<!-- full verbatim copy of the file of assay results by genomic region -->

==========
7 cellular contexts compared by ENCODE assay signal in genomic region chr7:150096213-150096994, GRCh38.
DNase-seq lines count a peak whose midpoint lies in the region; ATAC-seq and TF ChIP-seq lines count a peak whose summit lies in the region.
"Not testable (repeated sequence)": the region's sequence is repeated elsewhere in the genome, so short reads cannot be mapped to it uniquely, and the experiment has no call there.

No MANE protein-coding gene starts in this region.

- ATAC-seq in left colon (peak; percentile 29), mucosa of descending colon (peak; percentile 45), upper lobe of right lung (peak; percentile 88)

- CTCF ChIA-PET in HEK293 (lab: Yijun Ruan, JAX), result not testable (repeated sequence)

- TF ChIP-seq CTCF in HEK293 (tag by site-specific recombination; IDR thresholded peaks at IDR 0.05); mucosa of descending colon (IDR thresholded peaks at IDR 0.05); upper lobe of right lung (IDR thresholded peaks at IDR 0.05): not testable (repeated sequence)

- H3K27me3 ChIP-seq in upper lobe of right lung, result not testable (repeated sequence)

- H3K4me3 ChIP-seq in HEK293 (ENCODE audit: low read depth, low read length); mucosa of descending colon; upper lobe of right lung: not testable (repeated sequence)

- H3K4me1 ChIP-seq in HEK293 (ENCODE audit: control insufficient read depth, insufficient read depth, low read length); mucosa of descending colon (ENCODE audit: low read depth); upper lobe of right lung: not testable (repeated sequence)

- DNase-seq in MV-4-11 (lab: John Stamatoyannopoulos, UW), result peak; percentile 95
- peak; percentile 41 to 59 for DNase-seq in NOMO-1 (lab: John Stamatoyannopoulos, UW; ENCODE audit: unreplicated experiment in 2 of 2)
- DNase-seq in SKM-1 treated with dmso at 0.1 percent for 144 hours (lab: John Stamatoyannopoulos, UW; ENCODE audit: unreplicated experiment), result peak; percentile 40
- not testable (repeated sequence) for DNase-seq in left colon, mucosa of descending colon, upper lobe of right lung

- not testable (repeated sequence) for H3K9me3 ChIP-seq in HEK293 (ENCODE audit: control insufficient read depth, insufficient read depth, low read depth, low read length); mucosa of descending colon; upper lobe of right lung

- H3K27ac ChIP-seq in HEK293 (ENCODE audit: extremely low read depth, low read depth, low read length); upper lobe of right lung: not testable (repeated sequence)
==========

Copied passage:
7 cellular contexts compared by ENCODE assay signal in genomic region chr7:150096213-150096994, GRCh38.
DNase-seq lines count a peak whose midpoint lies in the region; ATAC-seq and TF ChIP-seq lines count a peak whose summit lies in the region.
"Not testable (repeated sequence)": the region's sequence is repeated elsewhere in the genome, so short reads cannot be mapped to it uniquely, and the experiment has no call there.

No MANE protein-coding gene starts in this region.

- ATAC-seq in left colon (peak; percentile 29), mucosa of descending colon (peak; percentile 45), upper lobe of right lung (peak; percentile 88)

- CTCF ChIA-PET in HEK293 (lab: Yijun Ruan, JAX), result not testable (repeated sequence)

- TF ChIP-seq CTCF in HEK293 (tag by site-specific recombination; IDR thresholded peaks at IDR 0.05); mucosa of descending colon (IDR thresholded peaks at IDR 0.05); upper lobe of right lung (IDR thresholded peaks at IDR 0.05): not testable (repeated sequence)

- H3K27me3 ChIP-seq in upper lobe of right lung, result not testable (repeated sequence)

- H3K4me3 ChIP-seq in HEK293 (ENCODE audit: low read depth, low read length); mucosa of descending colon; upper lobe of right lung: not testable (repeated sequence)

- H3K4me1 ChIP-seq in HEK293 (ENCODE audit: control insufficient read depth, insufficient read depth, low read length); mucosa of descending colon (ENCODE audit: low read depth); upper lobe of right lung: not testable (repeated sequence)

- DNase-seq in MV-4-11 (lab: John Stamatoyannopoulos, UW), result peak; percentile 95
- peak; percentile 41 to 59 for DNase-seq in NOMO-1 (lab: John Stamatoyannopoulos, UW; ENCODE audit: unreplicated experiment in 2 of 2)
- DNase-seq in SKM-1 treated with dmso at 0.1 percent for 144 hours (lab: John Stamatoyannopoulos, UW; ENCODE audit: unreplicated experiment), result peak; percentile 40
- not testable (repeated sequence) for DNase-seq in left colon, mucosa of descending colon, upper lobe of right lung

- not testable (repeated sequence) for H3K9me3 ChIP-seq in HEK293 (ENCODE audit: control insufficient read depth, insufficient read depth, low read depth, low read length); mucosa of descending colon; upper lobe of right lung

- H3K27ac ChIP-seq in HEK293 (ENCODE audit: extremely low read depth, low read depth, low read length); upper lobe of right lung: not testable (repeated sequence)